Also, it's not that they don't matter, it's that Cat5's don't get points. You upgrade after finishing 10 races.
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Old 05-15-15, 08:37 AM
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Cool. Mirrors my first race experience ~4 years ago. I nearly psyched myself out before I did it, but once in the field I realized it wasn't so different than a fast group ride and given how tight-knit the cycling community is here I already knew about half the field. Now, if I show up to race and don't recognize someone in my field/know their strengths/weaknesses, it's surprising. Once you trust the people around you and lose the jitters so you can close the sphere, it because a lot more fluid and enjoyable. Go check out this forum's racing sub-forum. I spent a lot of time there reading threads before I ever raced and I learned a lot about pack positioning, handling, and tactics that have helped me make it all the way from Cat 5 to... Cat 4, with consistent top 20s.
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Old 05-15-15, 09:40 AM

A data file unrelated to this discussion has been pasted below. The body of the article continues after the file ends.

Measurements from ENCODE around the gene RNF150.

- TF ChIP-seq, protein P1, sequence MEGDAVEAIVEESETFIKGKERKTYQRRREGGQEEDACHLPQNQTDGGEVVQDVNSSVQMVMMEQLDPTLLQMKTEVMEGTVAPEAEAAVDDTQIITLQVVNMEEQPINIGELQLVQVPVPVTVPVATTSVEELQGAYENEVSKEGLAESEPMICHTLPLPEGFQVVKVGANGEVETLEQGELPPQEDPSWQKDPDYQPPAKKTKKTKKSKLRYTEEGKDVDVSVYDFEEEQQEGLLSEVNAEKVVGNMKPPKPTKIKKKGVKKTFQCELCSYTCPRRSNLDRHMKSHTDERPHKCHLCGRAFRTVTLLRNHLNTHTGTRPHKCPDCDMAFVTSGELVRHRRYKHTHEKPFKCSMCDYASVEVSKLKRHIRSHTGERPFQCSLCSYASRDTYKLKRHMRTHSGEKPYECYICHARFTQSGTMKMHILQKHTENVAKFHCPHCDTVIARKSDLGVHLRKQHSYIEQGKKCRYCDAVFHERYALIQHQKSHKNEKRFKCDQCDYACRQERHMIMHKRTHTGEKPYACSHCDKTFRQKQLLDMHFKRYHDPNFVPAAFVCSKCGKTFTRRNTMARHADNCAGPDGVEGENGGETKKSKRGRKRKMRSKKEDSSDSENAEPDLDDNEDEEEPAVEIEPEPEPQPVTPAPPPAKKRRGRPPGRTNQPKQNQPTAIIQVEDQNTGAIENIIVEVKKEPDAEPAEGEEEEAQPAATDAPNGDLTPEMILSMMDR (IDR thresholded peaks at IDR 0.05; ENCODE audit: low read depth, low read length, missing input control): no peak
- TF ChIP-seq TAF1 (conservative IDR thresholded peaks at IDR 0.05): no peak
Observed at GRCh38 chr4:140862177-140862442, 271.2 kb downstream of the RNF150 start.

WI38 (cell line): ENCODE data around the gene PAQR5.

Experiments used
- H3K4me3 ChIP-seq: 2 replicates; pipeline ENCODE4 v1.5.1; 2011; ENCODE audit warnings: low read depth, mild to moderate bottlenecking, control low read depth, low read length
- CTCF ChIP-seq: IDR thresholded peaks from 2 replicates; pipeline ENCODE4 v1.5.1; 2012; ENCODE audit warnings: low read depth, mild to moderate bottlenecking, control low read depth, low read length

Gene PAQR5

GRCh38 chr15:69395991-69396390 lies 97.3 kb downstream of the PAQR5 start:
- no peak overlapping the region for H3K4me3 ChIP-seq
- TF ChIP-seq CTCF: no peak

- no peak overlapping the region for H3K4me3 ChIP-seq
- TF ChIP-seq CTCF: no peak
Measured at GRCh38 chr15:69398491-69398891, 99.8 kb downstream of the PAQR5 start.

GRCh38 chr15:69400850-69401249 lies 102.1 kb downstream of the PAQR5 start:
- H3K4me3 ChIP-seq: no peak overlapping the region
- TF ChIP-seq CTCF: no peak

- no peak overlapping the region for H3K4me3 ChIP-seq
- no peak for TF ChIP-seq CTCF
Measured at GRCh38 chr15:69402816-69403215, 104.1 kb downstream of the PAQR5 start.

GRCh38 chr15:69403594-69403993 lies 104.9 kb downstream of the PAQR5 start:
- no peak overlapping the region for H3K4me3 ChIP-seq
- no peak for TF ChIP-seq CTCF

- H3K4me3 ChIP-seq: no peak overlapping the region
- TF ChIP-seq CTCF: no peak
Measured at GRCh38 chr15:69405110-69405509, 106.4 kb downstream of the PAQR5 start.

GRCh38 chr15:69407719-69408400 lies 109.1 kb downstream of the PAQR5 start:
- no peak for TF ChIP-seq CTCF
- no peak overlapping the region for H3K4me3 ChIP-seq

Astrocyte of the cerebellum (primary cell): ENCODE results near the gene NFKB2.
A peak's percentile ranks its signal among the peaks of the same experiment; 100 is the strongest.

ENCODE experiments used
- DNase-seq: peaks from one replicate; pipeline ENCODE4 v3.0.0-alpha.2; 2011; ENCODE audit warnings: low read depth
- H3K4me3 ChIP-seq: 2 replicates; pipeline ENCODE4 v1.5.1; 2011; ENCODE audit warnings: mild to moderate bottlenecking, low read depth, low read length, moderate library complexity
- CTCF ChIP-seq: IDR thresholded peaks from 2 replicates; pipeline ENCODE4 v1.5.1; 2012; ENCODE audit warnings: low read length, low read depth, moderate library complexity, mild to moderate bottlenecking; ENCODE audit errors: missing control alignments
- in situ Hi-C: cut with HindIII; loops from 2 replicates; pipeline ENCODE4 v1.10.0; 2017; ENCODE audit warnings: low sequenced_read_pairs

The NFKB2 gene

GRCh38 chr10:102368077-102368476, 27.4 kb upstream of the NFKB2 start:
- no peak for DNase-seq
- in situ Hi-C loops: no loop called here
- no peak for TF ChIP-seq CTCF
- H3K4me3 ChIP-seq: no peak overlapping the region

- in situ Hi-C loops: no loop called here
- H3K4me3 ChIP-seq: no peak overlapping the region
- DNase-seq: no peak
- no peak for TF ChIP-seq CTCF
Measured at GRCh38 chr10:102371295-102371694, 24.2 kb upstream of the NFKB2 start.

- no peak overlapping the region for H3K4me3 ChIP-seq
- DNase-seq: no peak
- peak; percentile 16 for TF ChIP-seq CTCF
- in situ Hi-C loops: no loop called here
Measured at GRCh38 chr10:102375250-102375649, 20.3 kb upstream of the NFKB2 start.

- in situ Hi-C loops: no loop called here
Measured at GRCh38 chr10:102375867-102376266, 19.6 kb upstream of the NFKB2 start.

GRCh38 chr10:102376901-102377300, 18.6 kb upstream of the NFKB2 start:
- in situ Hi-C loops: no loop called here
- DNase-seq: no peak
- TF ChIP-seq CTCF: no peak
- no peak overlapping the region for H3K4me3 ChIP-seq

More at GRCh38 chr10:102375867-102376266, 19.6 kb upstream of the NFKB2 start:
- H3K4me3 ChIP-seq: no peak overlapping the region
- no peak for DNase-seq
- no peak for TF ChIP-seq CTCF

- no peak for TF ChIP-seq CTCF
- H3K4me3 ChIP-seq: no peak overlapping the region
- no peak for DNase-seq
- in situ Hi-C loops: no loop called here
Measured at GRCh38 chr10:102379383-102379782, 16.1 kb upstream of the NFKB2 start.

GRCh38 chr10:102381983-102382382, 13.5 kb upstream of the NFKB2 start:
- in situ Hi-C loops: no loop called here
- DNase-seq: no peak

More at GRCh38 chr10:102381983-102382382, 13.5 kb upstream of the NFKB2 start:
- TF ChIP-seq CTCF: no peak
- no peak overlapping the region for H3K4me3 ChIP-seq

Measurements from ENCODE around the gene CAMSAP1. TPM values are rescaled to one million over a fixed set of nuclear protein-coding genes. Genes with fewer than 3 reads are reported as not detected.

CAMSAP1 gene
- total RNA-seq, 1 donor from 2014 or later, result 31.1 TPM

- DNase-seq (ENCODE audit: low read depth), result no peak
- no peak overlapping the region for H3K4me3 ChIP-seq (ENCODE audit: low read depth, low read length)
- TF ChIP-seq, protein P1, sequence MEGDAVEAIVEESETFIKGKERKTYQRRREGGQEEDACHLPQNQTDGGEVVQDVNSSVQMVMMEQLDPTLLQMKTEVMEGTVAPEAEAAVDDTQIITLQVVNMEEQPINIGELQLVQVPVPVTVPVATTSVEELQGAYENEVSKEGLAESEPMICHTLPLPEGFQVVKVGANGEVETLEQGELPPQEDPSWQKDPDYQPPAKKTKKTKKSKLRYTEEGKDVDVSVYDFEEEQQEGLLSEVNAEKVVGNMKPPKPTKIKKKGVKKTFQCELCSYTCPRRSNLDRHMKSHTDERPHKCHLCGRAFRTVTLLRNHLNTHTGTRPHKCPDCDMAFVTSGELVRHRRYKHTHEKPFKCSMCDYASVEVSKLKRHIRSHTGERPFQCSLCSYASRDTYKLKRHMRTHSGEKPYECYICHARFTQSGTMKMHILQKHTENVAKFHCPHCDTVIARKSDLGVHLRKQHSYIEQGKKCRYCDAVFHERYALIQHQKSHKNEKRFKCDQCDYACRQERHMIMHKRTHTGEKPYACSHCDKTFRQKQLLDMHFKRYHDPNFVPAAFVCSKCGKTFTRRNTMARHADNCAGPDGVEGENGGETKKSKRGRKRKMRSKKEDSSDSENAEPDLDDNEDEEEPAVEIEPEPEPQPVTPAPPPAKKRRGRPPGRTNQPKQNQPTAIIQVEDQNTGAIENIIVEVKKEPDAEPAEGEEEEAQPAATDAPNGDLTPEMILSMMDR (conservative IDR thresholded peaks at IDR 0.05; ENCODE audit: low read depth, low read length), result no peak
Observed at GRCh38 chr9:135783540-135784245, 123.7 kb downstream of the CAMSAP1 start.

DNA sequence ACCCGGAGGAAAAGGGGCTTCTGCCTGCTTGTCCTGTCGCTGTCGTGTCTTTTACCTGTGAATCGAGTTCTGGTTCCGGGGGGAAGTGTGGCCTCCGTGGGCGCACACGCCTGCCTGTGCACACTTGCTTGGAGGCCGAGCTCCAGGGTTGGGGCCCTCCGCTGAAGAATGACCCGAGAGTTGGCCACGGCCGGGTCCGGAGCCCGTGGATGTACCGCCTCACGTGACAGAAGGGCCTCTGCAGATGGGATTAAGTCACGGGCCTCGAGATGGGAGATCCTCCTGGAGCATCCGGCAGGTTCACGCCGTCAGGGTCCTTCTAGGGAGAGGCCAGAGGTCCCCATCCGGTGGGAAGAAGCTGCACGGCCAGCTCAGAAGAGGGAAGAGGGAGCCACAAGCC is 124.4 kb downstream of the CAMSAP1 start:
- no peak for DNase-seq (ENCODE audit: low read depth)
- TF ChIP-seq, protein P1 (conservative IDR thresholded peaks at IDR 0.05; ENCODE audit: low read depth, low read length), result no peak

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Originally Posted by mkadam68 View Post
No it's not stupid. It's one of the reasons for Cat5: learn what your strengths are. Can't do that unless you experiment.
Im hoping I can build some new strengths also.

Originally Posted by Dan333SP View Post
Go check out this forum's racing sub-forum. I spent a lot of time there reading threads before I ever raced and I learned a lot about pack positioning, handling, and tactics.
I will definitely be doing that.
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Old 05-15-15, 11:10 AM
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Originally Posted by mkadam68 View Post
Congrats. Well done. Most people get dropped in their first race. Good job.

No it's not stupid. It's one of the reasons for Cat5: learn what your strengths are. Can't do that unless you experiment.